The National Center for Atmospheric Research (NCAR) supplies climate forecast data online, with four daily updates. Why not use the power of GRASS-GIS and python to produce animations of predicted rainfall?
Continue reading Precipitation animations with GRASS-GIS and python
Some GIS software has the ability to calculate the upstream drainage area for every stream reach in a stream network. In the streams attribute table there will be a column with the total flow accumulation area upstream of each section (reach) of the stream network. Total flow accumulation is sometimes referred to as "adjoint catchments". GRASS-GIS lacks this capability, but with few quick commands we can overcome this and add total upstream drainage area to each stream reach within GRASS.
Continue reading Upstream drainage areas with GRASS-GIS
Continuing my previous post I’ll now show how QGIS can serve as a front end to Spatialite based tables. We cover styling features with attributes from the database, and how to add new data rows to a non-spatial data table.
Continue reading QGIS fighting bugs – Part 2
Real bugs, agricultural pests, cause damages to food production throughout the world. GIS techniques can help in monitoring pest infestation by collecting and mapping data from traps, baited with pheromone lures. QGIS
when teamed up with Spatialite
makes the ideal combination for pest control programs to maintain and display the distribution of different species of insects. Here’s how it’s done.
Continue reading QGIS fighting bugs
Landsat 8 tiles have been available for more than two years now. In addition to the obvious advantages of these new satellite images: higher (16 bit) radiometric resolution and extra bands, there are some subtle additions to the metadata file that makes image processing easier. Continue reading Get Landsat 8 Reflectance with GRASS-GIS
With the rainy winter season behind us, it’s time to summarize how much precipitation we got this year. The southern Negev desert enjoyed above average annual rainfall (in stark contrast to the rest of the country, where we saw only 60% of the multi-year average)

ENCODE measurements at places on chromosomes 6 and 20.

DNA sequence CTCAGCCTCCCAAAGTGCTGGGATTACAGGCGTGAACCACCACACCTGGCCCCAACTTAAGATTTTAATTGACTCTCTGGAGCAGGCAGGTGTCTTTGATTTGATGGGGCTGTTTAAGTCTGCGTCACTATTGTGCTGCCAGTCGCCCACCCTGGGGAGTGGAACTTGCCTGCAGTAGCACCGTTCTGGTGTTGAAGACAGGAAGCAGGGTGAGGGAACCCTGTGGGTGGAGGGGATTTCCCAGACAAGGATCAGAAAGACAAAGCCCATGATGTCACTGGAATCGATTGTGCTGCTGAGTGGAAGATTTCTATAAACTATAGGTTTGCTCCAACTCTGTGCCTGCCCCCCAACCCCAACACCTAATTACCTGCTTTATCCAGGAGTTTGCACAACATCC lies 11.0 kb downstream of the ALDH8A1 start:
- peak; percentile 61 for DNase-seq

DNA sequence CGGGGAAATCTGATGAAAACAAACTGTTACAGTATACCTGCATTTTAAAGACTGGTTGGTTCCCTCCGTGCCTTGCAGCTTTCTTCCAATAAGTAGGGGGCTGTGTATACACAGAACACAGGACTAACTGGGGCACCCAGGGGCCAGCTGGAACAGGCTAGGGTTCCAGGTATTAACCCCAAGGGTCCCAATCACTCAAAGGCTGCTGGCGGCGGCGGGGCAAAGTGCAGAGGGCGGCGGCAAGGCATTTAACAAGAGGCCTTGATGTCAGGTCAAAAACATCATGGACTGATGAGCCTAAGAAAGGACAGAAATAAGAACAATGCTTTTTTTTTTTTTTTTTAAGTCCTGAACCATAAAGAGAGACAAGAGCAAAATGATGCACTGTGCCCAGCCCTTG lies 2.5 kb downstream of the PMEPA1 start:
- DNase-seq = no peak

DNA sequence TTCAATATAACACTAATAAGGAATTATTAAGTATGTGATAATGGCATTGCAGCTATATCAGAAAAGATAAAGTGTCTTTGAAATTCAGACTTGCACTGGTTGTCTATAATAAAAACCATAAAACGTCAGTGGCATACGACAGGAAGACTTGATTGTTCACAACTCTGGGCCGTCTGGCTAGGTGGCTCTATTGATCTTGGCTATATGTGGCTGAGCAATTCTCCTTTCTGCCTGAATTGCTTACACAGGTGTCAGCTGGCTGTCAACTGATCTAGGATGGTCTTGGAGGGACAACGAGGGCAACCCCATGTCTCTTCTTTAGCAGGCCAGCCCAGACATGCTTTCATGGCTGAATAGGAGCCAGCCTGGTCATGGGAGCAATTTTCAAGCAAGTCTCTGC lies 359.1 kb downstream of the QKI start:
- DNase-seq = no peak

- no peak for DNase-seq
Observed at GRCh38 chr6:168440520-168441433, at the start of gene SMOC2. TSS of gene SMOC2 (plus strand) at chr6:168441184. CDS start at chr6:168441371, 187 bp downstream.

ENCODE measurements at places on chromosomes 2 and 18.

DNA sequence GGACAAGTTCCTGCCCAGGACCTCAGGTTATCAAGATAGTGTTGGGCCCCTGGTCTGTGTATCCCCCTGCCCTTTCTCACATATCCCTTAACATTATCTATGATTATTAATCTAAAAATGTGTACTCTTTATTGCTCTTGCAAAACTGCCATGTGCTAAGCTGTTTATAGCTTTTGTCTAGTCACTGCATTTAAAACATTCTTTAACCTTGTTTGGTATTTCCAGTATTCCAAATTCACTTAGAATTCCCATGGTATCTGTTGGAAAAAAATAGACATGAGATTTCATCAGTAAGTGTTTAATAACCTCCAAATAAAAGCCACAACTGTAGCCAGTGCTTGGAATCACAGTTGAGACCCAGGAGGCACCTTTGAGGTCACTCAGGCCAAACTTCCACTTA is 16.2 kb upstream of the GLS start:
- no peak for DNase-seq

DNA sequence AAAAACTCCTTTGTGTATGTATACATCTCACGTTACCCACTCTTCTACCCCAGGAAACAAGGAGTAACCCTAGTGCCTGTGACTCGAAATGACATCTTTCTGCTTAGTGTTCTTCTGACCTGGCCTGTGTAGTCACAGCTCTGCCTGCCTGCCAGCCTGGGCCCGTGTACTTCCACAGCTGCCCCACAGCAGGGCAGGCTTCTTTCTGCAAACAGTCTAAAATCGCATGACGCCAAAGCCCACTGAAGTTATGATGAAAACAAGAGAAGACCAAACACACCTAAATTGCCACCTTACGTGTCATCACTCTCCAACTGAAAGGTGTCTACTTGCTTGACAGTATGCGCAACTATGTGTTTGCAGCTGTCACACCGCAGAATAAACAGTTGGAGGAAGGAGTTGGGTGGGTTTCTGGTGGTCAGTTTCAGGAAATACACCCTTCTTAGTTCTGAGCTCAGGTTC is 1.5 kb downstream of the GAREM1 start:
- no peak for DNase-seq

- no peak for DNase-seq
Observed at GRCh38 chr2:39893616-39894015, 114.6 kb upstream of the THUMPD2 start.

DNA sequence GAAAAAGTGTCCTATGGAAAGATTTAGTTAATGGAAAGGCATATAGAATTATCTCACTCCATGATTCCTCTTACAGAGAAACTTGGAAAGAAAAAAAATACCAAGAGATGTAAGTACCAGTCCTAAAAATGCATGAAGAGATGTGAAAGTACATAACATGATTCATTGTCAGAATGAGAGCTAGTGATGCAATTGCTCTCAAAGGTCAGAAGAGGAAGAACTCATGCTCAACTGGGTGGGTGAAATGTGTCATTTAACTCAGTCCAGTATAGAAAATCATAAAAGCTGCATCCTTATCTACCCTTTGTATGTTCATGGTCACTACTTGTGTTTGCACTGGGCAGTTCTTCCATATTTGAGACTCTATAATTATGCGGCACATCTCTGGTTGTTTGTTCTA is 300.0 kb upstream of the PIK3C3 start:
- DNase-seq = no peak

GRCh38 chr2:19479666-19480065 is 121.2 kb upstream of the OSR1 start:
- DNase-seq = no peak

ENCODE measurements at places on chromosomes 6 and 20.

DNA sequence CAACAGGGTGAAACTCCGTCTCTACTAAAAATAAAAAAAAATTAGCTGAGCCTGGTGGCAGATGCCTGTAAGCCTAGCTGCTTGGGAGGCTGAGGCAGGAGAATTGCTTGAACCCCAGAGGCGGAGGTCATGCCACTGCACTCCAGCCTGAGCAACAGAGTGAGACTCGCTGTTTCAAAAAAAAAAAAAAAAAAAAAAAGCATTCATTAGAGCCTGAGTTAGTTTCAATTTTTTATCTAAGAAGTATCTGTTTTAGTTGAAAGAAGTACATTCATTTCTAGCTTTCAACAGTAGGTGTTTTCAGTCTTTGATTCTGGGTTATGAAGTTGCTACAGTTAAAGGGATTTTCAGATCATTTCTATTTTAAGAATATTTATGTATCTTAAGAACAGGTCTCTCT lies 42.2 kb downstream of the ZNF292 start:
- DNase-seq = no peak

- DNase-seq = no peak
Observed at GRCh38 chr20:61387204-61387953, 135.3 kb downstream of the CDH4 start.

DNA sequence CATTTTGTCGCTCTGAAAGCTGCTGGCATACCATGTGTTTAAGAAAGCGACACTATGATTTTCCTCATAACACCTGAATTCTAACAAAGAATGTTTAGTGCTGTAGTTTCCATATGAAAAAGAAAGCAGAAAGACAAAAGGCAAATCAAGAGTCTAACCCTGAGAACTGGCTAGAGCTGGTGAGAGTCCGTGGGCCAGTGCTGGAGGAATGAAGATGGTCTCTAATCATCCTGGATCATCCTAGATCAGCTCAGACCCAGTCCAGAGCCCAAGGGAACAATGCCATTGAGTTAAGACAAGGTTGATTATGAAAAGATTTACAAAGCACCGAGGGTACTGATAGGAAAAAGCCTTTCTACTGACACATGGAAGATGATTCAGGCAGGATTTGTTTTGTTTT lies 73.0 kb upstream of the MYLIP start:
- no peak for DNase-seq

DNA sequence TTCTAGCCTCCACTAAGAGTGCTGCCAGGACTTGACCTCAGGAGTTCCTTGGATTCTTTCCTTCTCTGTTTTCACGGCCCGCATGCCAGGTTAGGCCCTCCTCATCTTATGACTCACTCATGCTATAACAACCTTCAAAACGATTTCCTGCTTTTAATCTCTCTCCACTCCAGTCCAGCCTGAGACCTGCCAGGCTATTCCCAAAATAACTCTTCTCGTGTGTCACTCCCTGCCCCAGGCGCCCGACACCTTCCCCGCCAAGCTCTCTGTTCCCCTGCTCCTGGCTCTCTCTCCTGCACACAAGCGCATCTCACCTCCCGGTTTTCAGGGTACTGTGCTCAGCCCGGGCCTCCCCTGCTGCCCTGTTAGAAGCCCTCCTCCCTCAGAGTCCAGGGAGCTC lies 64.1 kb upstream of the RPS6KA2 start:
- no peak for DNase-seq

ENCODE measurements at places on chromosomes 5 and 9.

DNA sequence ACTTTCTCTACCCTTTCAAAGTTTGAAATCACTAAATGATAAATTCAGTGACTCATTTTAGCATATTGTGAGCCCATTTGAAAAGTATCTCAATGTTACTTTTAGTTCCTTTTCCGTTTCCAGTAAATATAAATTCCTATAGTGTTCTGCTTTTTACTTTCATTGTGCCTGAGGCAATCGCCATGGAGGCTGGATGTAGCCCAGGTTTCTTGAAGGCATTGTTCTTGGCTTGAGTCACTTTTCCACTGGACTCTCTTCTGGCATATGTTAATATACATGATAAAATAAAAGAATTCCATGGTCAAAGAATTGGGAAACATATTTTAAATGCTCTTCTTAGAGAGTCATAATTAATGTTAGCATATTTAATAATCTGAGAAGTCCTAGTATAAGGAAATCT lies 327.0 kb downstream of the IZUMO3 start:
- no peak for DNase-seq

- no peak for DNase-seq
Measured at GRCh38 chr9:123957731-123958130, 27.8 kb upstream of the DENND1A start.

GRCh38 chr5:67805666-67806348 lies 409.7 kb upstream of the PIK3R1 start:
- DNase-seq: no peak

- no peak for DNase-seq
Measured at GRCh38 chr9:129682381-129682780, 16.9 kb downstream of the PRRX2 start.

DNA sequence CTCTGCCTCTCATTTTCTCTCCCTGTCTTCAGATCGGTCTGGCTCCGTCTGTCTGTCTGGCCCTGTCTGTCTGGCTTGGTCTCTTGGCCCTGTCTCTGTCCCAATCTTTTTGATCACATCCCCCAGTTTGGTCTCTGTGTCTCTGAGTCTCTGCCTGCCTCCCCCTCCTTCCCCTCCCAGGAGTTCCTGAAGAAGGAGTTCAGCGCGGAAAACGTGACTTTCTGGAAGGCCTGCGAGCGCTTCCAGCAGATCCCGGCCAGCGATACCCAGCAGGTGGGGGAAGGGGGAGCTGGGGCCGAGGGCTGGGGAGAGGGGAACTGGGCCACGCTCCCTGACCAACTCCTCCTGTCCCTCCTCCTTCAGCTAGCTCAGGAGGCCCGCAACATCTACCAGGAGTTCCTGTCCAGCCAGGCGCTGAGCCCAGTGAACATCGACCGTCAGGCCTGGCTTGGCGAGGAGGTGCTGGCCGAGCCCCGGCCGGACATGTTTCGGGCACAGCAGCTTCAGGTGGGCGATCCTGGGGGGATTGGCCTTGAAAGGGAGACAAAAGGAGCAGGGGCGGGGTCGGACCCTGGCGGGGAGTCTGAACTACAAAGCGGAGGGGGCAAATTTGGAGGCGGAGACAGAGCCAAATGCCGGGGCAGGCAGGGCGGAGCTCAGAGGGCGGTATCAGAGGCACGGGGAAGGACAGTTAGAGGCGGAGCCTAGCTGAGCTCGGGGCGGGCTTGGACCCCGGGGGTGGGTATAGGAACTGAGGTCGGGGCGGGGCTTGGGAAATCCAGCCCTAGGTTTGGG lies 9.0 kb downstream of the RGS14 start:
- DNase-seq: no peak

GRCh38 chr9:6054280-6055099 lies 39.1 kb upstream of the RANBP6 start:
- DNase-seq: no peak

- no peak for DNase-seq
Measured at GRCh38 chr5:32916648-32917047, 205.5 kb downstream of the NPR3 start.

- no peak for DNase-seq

I wrote about creating isohyetal contours some years ago. This time I’ll try to improve my interpolation by using the powerful, open source R statistics program.
Continue reading Geostatistics and rainfall with R
Grass and ArcGIS use different conventions for the flow direction rasters created when processing a DEM to create watersheds. I need to convert a GRASS flow direction raster to the ArcGIS convention. Here’s how I did it.
Continue reading Flow Direction from GRASS to ArcGIS
We have a large set of LIDAR data, in separate *.las file, each covering a small rectangular area. I wanted to create a polygon shapefile of the coverage of each tile for reference so I know which files to choose when we need a subset of the whole region. Using a bash “one-liner” and a simple function in Spatialite I had my polygon layer.
Continue reading Spatialite helps creating an index of LIDAR tiles
Nearly every new phone or tablet these days comes GPS enabled. And you can choose any of a slew of apps to capture GPS waypoints and tracks. But how do you get these data into a GIS system? Several apps save the GPS data into an sqlite database, so using Spatialite to convert the locations to spatial layers is a piece of cake.
Continue reading Get your phone GPS data into a GIS format
Our regional Drainage Authority prepared a reservoir at the mouth of a small dry riverbed to catch and regulate flood water coming from a mountain canyon. This reservoir was to act as a buffer to prevent flooding of agricultural fields and residential areas further down the valley. After a sudden rainstorm last week, the reservoir bravely fulfilled (pun intended 😉 ) it’s duty. Now we want to know how much water was actually captured, and to create a depth volume curve for the small “lake” that was formed. Here’s how I did this using GRASS.
Continue reading Creating Depth-Volume curves with GRASS-GIS